“Since its founding in 1891 by Pope Leo XIII, the Vatican Observatory has had scores of astronomers and other researchers on its staff, produced hundreds of scientific publications, worked on every continent, and continued to collaborate with leading scientists. Yet the most significant work of the Vatican Observatory is in the dialogue between Faith and Science. What can Science help us to understand about our Faith, even about our God? What can Faith help us to understand about Science? And how can this dialogue and mutual search for understanding take place in terms common to both? “The Vatican Observatory Foundation (VOF) was established in 1986 to help the Observatory continue its scholarly research and to reach out to the public with its message of Faith and Science in dialogue. With the support of the John Templeton Foundation, the VOF has taken steps to build an extensive online platform of resources. There is an archive, Faith and Science, and an active online journal, Sacred Space Astronomy, with articles posted daily on astronomy, including education and engagement activities, the societal impact of astronomy, and especially the many connections between faith and astronomy.  “The online platforms of the VOF have developed rapidly and experienced growing pains. It is a challenge to keep up with a changing visitorship who are increasingly mobile and savvy about interactive engagement. Platforms need to be analyzed and new strategies developed to put these to the most effective use. This project involves first studying who the visitors are, what draws them, and why they come to the VOF online. Then comes the restructuring of the existing platforms for more effective and wider interactions. In the end the goal is to fulfill the mission the Vatican Observatory received 130 years ago, by generating more awareness of the important scientific work being done by the Vatican Observatory and dispelling misconceptions regarding the co-existence of Faith and Science.”
So keep an eye out for changes in the next year! Spread the word about the Vatican Observatory! And if you have any feedback on our online presence, contact us at the VOF Business Email.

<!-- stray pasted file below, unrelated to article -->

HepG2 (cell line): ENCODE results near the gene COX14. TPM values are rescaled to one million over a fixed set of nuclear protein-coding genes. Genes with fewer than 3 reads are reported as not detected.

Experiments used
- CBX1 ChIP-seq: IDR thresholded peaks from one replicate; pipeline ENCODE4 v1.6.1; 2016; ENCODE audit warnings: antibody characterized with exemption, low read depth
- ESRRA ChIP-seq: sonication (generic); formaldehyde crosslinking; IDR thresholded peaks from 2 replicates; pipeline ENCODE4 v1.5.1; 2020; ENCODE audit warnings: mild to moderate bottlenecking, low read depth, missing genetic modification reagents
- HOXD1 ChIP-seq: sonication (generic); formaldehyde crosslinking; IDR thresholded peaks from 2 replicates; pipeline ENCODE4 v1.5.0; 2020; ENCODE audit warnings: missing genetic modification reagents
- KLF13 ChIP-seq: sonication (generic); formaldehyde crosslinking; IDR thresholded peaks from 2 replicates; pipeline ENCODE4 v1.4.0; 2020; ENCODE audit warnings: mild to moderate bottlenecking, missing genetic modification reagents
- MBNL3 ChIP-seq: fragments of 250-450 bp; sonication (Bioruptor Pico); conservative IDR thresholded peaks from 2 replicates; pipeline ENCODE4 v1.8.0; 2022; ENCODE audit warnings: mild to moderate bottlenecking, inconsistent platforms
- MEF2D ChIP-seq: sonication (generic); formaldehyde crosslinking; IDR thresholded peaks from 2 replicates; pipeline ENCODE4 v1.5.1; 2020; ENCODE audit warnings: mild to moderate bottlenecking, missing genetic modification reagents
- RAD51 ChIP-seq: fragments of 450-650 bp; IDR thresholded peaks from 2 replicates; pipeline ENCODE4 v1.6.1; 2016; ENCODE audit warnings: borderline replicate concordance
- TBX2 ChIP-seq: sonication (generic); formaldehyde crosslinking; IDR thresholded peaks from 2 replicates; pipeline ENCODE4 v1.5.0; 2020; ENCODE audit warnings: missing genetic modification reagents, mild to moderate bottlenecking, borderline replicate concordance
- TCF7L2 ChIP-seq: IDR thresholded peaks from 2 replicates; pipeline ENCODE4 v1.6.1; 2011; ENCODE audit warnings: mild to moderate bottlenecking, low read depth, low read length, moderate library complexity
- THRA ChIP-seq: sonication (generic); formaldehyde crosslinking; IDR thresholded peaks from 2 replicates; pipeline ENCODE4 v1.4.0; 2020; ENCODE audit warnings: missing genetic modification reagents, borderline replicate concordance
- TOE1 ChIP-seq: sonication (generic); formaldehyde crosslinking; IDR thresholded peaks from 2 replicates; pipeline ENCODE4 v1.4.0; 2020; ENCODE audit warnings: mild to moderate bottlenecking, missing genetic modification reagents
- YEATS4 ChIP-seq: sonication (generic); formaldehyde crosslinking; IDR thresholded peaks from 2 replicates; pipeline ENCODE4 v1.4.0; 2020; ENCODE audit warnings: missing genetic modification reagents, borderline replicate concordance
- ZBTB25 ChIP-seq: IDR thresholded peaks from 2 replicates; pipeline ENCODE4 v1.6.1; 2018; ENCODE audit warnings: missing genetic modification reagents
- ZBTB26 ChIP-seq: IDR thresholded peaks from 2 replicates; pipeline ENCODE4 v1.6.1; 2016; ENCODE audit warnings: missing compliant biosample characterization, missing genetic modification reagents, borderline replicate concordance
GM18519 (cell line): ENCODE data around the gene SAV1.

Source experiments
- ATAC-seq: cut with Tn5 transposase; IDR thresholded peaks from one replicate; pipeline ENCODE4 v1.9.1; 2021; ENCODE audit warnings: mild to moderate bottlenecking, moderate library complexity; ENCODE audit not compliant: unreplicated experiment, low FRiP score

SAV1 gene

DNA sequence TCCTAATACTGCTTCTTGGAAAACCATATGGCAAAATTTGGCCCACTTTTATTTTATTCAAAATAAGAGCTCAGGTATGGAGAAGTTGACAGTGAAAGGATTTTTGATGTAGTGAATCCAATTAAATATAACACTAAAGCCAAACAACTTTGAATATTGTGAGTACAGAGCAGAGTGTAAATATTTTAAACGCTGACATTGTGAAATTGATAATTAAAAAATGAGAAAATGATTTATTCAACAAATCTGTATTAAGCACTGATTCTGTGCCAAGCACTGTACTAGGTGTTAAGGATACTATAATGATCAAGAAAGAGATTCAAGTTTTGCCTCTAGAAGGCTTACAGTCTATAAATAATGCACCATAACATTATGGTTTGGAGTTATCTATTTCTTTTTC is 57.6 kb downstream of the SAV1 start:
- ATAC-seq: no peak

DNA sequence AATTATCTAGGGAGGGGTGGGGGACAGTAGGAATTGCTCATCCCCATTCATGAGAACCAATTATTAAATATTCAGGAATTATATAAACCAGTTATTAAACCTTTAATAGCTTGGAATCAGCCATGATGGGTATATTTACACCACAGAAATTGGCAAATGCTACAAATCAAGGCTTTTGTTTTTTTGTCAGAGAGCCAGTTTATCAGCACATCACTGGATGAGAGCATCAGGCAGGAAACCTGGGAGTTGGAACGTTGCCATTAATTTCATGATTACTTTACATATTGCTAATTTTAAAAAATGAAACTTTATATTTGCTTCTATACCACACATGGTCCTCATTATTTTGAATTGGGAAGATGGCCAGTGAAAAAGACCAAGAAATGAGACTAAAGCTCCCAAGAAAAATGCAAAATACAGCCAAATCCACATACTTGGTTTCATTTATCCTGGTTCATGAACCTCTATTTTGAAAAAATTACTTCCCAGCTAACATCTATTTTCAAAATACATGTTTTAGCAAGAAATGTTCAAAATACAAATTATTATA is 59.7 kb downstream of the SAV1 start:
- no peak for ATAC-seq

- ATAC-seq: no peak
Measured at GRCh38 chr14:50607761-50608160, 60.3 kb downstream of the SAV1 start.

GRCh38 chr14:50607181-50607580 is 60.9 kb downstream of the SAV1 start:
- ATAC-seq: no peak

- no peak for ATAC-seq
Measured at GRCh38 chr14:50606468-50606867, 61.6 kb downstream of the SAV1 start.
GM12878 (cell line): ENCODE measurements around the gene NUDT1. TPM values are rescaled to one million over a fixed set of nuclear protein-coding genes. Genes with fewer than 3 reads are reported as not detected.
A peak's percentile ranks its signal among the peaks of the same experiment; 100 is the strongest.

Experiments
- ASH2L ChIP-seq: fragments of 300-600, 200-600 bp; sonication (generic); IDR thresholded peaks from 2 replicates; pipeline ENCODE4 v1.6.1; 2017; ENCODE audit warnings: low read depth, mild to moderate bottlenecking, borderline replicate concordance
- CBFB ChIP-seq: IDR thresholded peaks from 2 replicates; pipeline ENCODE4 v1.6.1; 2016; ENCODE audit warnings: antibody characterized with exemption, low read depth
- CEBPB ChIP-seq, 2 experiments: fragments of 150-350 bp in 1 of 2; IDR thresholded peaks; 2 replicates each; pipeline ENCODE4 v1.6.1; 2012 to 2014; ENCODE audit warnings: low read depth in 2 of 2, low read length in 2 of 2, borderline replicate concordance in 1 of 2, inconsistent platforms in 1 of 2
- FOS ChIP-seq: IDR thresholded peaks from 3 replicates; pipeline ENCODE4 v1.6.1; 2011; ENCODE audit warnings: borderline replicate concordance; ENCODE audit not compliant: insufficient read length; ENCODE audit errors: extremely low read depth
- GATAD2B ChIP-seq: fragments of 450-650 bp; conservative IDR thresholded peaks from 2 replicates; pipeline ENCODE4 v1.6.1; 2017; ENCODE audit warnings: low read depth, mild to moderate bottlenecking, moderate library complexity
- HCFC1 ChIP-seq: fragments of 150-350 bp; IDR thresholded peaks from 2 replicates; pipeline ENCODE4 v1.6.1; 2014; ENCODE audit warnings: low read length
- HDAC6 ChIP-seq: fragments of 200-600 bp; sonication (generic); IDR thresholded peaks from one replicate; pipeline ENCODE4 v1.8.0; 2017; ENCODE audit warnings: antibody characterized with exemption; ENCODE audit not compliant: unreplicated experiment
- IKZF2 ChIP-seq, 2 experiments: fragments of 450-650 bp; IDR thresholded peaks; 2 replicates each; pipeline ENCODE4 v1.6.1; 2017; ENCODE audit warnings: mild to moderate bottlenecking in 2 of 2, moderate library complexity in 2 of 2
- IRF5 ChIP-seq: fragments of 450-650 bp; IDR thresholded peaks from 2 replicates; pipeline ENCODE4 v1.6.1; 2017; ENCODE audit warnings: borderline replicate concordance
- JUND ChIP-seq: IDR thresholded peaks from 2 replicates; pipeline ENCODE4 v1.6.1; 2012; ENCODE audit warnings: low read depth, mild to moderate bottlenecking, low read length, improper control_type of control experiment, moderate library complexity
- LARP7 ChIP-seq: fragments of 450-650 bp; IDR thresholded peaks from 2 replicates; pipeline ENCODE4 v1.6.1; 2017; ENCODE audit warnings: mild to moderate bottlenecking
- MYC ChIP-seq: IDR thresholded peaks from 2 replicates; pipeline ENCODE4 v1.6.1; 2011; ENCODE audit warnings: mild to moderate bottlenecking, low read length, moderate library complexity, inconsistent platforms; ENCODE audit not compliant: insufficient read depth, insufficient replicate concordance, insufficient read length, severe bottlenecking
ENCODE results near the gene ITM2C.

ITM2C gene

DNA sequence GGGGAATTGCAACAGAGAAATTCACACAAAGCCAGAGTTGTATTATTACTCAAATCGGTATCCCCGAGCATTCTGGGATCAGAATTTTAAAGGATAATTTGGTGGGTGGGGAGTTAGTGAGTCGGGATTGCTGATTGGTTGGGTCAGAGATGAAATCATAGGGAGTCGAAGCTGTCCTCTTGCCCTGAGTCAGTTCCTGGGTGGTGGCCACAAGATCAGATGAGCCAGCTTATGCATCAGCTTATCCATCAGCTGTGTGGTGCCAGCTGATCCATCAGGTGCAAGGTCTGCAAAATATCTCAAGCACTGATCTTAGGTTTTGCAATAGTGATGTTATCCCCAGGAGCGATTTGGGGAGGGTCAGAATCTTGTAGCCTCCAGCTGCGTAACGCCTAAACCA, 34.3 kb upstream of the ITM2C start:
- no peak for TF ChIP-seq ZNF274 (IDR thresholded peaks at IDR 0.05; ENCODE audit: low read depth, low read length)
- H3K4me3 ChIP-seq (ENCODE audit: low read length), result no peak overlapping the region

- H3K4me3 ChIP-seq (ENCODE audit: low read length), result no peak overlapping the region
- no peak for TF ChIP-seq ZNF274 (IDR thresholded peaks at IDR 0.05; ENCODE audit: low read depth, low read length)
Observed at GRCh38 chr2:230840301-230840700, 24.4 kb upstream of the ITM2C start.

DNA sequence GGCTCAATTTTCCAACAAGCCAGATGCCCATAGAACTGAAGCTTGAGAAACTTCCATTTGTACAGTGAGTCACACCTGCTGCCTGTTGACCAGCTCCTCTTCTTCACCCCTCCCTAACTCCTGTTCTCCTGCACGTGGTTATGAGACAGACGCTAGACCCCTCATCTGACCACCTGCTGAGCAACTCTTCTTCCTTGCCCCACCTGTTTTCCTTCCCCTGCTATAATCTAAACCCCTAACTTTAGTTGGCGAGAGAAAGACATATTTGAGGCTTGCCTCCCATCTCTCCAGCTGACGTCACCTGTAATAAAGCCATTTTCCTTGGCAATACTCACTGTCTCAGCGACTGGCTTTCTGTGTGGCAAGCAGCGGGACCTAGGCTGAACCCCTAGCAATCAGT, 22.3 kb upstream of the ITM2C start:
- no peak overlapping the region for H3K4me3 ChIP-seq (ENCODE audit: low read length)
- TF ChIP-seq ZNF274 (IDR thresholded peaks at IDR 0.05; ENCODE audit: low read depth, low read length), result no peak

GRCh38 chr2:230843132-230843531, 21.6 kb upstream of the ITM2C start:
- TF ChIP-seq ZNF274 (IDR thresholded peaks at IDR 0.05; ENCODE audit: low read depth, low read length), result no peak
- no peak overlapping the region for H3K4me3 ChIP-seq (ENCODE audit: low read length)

The Templeton Foundation awards the annual Templeton Prize – honoring “individuals whoseexemplary achievements advance Sir John Templeton’s philanthropic vision: harnessing the power of the sciences to explore the deepest questions of the universe and humankind’s place and purpose within it.” The Vatican Observatory’s adjunct scholar Fr. Michael Heller won this prestigious award in 2008.
Friends of the Vatican Observatory Foundation have been invited to attend this year’s online award ceremony for Dr. Francis Collins of the NIH!

Click here for directions on how to register and attend!

The Official 2021 Calendar of the Vatican Observatory is now Available!

Enroll in the Guild and get your 2021 Calendar

The Vatican Observatory calendars have been a tradition since the year 2000!
Each month, the Calendar features a beautiful photograph of the heavens by some of the leading astrophotographers from around the world.
For 21 years, the Vatican Observatory Guild has helped to support and promote our work through the distribution of the Official Calendar of the Vatican Observatory. Each contribution of $25 or more entitles a Member of the Guild to receive or give a copy of the 2021 Calendar.

2020 Vatican Observatory Calendar Online

Did you know that the VO 2020 Calendar has an online version that can be viewed at our main website? Along with the same photos as the printed calendar, the online version has detailed information and links to all the daily items mentioned in the calendars.

View the VO 2020 Calendar Online

September Full Moon Zoom Meetup

Join us for our next scheduled Full Moon Meetup!


Tue. Sept. 1st @ 10:00 AM Tucson time (1:00 PM EDT).

A new tradition of ours where Sacred Space Astronomy members have the opportunity to meet with Vatican Observatory staff during online sessions – held when the Moon is Full in Tucson. These meetups have been a lot of fun and very informative!

Our fourth meetup will feature Fr. Rich Boyle SJ who will talk about his work at the VATT – from characterizing whole clusters of stars, to discovering Kuiper belt Objects. And he’ll tell us the secret of how he puts together the schedule every semester for who gets to use the telescope, and when.

Reopening the VATT

In the first observing semester of 2020 (February – July) we lost a significant amount of time. First, all activity on the mountaintop was suspended due to COVID-19 from March 20 – May 27. We opened again with Fr. Richard Boyle as the VATT operator and observer (May 28 – June 9). On June 12 we started this year’s VATT-PEPSI-TESS campaign. Unfortunately, wild-fire smoke and ash, mainly coming from the Bighorn Fire (120,000 acres), made us keep the dome closed, costing us eight more nights. On July 13, we entered the summer shutdown, which is a common practice in southern Arizona primarily due to the lightning risk during the monsoon season. It is also a time dedicated to various projects, especially those incompatible with science operations.